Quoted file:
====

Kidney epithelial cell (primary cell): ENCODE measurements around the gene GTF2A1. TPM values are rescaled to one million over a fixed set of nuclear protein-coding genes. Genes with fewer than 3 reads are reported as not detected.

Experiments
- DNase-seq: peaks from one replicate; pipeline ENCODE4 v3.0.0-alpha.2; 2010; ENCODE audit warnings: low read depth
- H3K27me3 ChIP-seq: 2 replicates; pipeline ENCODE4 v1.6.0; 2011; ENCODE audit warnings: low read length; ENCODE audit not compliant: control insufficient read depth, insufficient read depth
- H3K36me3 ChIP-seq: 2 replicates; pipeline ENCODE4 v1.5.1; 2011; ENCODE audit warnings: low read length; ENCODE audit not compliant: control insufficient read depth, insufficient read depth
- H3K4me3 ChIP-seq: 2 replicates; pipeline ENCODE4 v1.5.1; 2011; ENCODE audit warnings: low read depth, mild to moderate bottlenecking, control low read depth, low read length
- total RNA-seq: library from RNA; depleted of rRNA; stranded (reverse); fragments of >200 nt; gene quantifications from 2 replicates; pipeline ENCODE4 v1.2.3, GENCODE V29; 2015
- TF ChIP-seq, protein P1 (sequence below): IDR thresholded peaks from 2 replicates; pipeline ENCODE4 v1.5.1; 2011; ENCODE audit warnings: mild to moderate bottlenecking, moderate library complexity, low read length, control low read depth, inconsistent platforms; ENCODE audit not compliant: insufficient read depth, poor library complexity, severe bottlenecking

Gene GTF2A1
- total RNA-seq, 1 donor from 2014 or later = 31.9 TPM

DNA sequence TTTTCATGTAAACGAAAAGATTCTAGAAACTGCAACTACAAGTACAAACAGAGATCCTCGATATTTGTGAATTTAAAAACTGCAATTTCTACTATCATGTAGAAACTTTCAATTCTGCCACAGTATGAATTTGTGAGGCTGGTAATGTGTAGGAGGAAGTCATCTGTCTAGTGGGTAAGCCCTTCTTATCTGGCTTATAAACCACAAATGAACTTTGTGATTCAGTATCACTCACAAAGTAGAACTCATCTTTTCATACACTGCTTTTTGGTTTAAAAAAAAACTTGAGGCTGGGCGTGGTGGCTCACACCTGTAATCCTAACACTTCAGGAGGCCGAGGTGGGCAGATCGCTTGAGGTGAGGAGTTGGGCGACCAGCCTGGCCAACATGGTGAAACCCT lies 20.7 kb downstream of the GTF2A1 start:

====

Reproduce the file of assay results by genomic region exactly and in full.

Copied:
Kidney epithelial cell (primary cell): ENCODE measurements around the gene GTF2A1. TPM values are rescaled to one million over a fixed set of nuclear protein-coding genes. Genes with fewer than 3 reads are reported as not detected.

Experiments
- DNase-seq: peaks from one replicate; pipeline ENCODE4 v3.0.0-alpha.2; 2010; ENCODE audit warnings: low read depth
- H3K27me3 ChIP-seq: 2 replicates; pipeline ENCODE4 v1.6.0; 2011; ENCODE audit warnings: low read length; ENCODE audit not compliant: control insufficient read depth, insufficient read depth
- H3K36me3 ChIP-seq: 2 replicates; pipeline ENCODE4 v1.5.1; 2011; ENCODE audit warnings: low read length; ENCODE audit not compliant: control insufficient read depth, insufficient read depth
- H3K4me3 ChIP-seq: 2 replicates; pipeline ENCODE4 v1.5.1; 2011; ENCODE audit warnings: low read depth, mild to moderate bottlenecking, control low read depth, low read length
- total RNA-seq: library from RNA; depleted of rRNA; stranded (reverse); fragments of >200 nt; gene quantifications from 2 replicates; pipeline ENCODE4 v1.2.3, GENCODE V29; 2015
- TF ChIP-seq, protein P1 (sequence below): IDR thresholded peaks from 2 replicates; pipeline ENCODE4 v1.5.1; 2011; ENCODE audit warnings: mild to moderate bottlenecking, moderate library complexity, low read length, control low read depth, inconsistent platforms; ENCODE audit not compliant: insufficient read depth, poor library complexity, severe bottlenecking

Gene GTF2A1
- total RNA-seq, 1 donor from 2014 or later = 31.9 TPM

DNA sequence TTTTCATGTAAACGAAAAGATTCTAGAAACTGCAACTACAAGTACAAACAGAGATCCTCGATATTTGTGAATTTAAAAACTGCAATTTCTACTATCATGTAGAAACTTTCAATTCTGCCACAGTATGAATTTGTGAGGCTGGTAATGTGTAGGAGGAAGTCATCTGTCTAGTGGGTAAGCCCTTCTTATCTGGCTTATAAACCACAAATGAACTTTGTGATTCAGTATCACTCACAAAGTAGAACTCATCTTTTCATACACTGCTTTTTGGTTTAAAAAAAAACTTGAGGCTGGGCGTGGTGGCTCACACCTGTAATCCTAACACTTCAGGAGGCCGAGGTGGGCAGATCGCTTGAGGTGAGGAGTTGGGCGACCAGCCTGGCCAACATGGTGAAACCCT lies 20.7 kb downstream of the GTF2A1 start: